Factions in France, a country whose national image has historically been intertwined with wine, are waging a bizarre campaign against wine. They opened a new front in their battle last week: trying to ban blogs and social media from talking about wine.
The initiative, part of a report from Professor Michel Reynaud with the cheery name “Damage related to addictions and strategies for reducing the damage,” would seek to limit promotion of wine in the internet, extending and updating the 1991 Evin law. Winery websites would be exempt but Decanter has a summary; the full report is available in full as pdf here.
“We need to formally ensure that no media about alcohol can be aimed at young people, or potentially seen by young people, including the internet (except producer sites) and social networks,” Reynaud writes on p. 56.
Clearly, this is absurd. Not being able to discuss wine at all also means not being able to discuss how to consume wine in moderation or with food. Or its role in history, culture and economics. Or its plant biology, making it a forbidden fruit. The report is out of step with discussion on the internet, unenforceable, and is as boneheaded as it is blunt in its proposals.
Fortunately, an effort with a petition has emerged, called “Touche Pas a Mon Vingernon.”
Want to buy a five-pack of Bordeaux wines that Robert Parker scored 100 points? Given the proliferation of 100-point wines these days, that’s not the hardest thing to come anymore. No, the ne plus ultra now is a five-pack of RP 100s, sold as a signed set by Robert Parker!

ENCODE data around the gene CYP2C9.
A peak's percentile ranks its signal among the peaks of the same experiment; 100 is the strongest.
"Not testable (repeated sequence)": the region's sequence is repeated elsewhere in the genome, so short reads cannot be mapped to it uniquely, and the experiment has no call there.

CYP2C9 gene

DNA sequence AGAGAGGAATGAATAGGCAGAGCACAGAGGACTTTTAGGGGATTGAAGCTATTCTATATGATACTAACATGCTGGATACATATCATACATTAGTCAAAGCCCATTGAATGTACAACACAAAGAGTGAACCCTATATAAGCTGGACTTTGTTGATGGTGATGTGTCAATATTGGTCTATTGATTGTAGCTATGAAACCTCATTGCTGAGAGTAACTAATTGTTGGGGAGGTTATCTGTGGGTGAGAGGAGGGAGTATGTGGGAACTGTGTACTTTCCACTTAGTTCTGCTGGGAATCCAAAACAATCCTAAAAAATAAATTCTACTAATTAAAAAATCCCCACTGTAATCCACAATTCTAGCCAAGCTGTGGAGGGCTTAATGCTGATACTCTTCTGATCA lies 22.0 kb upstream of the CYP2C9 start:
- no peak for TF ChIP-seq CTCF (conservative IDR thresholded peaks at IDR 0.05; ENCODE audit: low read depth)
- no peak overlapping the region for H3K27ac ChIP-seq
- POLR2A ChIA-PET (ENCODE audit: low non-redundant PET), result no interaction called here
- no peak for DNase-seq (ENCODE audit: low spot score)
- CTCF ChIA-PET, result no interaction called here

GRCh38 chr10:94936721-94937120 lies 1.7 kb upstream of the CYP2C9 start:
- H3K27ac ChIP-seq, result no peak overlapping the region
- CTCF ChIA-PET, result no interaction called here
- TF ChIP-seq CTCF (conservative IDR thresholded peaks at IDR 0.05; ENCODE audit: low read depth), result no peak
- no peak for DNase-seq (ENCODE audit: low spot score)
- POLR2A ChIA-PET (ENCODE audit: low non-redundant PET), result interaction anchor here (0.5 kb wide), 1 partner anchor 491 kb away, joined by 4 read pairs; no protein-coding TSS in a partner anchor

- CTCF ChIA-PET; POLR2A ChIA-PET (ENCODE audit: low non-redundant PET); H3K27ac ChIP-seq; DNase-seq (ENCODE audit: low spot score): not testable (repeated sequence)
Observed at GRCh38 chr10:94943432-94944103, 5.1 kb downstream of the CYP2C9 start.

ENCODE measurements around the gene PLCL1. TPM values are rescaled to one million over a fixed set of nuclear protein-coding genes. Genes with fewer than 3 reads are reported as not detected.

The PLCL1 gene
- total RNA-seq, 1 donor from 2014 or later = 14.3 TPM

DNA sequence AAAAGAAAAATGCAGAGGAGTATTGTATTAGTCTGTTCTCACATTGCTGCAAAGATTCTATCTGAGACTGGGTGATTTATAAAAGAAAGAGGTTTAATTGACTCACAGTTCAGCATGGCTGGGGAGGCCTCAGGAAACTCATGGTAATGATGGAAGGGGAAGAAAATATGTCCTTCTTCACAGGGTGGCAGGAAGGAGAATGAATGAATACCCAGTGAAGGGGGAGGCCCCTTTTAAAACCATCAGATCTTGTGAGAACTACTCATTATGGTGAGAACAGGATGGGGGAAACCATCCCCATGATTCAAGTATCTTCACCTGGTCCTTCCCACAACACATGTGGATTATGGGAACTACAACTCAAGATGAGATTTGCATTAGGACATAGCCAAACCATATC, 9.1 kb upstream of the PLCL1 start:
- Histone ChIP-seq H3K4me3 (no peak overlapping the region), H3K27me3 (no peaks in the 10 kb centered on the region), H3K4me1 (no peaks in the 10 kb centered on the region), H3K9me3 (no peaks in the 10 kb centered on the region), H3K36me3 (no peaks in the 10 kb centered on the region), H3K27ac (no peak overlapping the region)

SudOuest has the full story (picked up en anglais over at wine-searcher). Suffice it to say that the five-packs don’t include Haut Brion and Petrus. Interestingly, the negociant who put it together said that this would not have been possible before Robert Parker sold a substantial stake in the Wine Advocate late last year to Singaporean investors. The negociant didn’t reveal the details of this autographing arrangement, but said there was no commercial angle to the transaction.
No photo was available of the five-packs, so we run one of KISS, who similarly cashed in on autographed items. What will be the next in the Robert Parker line? Stemware by Christmas? After all, Suckling already beat him to that one. Maybe there will be some signed Ralph Nader memorabilia for old times’ sake.